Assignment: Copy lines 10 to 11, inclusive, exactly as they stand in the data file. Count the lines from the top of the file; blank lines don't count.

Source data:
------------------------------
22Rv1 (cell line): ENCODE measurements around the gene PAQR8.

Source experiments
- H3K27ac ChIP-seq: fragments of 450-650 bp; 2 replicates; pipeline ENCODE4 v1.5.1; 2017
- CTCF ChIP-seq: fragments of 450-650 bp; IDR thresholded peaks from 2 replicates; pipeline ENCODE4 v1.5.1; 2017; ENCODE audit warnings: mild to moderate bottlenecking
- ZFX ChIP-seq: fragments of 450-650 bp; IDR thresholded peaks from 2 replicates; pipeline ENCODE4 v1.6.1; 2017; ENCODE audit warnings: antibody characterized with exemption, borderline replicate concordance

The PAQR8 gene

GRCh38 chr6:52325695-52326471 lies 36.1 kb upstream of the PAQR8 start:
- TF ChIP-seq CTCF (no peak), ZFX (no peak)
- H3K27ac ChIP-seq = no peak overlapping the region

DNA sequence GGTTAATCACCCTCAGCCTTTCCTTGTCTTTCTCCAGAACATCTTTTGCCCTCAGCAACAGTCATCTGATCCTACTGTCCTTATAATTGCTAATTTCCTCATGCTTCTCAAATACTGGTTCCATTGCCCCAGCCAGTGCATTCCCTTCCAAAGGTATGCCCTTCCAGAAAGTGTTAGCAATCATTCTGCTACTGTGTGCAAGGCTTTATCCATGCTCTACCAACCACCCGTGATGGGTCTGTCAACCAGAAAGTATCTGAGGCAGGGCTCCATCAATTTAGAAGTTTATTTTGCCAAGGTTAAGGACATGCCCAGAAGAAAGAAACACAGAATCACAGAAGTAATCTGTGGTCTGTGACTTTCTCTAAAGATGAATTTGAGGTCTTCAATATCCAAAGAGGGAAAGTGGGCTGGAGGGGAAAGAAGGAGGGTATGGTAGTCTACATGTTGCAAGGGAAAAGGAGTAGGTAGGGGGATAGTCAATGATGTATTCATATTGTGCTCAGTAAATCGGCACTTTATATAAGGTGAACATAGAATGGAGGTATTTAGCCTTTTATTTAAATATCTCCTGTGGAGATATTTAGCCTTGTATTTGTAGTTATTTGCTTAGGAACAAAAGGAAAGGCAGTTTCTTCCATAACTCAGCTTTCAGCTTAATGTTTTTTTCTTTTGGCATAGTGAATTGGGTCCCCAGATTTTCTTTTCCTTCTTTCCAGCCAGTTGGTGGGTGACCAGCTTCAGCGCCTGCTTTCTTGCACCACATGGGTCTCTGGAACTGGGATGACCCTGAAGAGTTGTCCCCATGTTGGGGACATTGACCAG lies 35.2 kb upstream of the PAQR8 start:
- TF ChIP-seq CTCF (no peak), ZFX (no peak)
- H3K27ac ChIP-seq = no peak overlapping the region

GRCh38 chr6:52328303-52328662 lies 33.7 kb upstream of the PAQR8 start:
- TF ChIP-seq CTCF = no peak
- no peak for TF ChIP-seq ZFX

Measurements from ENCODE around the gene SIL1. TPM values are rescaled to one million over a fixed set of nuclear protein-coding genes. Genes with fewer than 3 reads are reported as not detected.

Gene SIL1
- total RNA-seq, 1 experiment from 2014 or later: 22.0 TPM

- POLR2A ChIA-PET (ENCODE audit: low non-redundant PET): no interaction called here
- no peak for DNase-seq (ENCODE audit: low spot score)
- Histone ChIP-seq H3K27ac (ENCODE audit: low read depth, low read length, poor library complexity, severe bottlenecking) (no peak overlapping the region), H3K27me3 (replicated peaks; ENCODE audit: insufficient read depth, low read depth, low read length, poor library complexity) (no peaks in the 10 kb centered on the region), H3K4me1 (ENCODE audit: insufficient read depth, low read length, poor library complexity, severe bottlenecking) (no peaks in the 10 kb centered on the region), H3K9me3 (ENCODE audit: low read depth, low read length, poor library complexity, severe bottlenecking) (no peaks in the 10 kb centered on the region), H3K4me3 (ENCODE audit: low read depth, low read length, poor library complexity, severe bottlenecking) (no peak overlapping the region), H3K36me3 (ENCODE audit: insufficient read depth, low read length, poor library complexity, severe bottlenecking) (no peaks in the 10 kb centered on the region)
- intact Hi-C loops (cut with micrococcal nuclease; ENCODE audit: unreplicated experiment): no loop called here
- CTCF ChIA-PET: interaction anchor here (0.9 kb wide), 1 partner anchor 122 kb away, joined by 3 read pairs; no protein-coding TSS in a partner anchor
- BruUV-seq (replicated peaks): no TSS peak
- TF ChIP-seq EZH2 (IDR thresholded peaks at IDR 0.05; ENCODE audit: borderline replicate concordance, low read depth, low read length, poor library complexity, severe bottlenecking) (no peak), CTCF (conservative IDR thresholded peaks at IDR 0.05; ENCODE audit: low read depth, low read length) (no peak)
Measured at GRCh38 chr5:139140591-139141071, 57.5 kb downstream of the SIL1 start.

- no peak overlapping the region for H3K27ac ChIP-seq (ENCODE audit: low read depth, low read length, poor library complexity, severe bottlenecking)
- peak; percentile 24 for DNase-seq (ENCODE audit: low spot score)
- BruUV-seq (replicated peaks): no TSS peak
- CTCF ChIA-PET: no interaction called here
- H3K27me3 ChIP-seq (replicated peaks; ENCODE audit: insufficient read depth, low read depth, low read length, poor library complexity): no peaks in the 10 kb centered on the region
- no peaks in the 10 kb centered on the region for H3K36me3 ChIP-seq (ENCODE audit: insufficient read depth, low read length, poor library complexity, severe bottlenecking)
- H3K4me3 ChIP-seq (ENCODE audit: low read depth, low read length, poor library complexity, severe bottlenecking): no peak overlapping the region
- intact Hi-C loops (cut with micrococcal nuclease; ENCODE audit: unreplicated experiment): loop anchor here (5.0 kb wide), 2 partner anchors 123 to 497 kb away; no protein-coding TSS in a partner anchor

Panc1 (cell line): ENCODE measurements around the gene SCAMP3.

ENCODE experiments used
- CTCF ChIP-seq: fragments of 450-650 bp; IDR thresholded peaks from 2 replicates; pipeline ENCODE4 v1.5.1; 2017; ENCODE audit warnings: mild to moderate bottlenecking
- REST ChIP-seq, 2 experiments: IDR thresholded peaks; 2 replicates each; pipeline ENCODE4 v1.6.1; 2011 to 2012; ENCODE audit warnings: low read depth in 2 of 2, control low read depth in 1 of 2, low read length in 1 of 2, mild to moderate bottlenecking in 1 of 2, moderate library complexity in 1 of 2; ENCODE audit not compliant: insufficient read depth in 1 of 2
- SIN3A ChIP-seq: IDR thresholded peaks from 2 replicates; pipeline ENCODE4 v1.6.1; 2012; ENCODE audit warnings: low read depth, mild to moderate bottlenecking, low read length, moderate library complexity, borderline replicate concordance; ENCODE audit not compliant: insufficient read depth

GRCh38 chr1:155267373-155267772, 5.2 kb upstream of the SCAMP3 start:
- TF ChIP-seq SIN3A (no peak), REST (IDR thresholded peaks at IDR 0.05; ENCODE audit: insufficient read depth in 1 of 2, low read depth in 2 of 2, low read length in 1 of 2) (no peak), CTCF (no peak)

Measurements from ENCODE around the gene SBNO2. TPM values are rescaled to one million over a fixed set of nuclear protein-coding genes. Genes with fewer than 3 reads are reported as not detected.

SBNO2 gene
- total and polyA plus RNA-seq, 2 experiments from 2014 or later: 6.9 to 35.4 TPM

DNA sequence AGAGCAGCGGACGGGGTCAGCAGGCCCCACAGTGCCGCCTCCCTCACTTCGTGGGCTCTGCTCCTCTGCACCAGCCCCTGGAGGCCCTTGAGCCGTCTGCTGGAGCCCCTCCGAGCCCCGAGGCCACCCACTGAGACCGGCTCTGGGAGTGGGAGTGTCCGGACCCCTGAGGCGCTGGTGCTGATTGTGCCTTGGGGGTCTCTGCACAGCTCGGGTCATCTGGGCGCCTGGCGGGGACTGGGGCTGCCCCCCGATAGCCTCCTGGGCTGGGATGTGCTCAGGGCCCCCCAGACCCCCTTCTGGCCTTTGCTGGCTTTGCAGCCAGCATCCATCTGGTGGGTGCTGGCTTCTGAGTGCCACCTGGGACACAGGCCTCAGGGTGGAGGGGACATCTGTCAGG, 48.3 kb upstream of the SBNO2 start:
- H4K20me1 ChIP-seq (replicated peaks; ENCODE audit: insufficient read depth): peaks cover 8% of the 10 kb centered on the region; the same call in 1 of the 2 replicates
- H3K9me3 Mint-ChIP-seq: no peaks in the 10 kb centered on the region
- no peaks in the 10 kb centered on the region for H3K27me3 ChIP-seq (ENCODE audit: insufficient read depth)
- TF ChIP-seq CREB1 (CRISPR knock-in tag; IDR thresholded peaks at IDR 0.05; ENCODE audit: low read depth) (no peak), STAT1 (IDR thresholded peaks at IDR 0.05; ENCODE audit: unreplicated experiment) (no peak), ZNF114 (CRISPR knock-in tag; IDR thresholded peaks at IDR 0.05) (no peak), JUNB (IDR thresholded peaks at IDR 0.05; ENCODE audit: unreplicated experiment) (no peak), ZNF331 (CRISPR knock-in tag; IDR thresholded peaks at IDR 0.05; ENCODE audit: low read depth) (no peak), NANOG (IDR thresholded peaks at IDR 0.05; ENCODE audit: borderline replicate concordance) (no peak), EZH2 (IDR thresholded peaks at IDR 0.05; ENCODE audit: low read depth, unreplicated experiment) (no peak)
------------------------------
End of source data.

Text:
DNA sequence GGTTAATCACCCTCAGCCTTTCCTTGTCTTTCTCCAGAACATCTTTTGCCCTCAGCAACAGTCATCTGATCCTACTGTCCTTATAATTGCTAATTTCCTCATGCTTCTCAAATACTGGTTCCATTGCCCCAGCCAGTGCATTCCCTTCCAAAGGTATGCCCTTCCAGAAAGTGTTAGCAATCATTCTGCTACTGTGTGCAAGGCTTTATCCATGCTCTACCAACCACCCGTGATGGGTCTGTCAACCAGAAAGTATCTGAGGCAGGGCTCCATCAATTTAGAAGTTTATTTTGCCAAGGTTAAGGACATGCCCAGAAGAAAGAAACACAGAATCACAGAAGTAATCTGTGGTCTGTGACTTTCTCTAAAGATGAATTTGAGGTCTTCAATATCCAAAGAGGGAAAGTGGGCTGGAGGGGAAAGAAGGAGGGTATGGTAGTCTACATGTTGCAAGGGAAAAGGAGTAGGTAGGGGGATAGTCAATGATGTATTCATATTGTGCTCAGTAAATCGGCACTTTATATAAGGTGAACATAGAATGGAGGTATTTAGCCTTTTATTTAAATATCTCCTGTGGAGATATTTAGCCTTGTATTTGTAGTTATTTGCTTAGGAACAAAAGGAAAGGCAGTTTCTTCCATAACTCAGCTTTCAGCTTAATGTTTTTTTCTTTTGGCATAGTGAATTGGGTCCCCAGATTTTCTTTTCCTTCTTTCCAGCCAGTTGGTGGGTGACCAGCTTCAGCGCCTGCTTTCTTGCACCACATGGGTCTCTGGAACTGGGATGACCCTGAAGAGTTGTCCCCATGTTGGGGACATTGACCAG lies 35.2 kb upstream of the PAQR8 start:
- TF ChIP-seq CTCF (no peak), ZFX (no peak)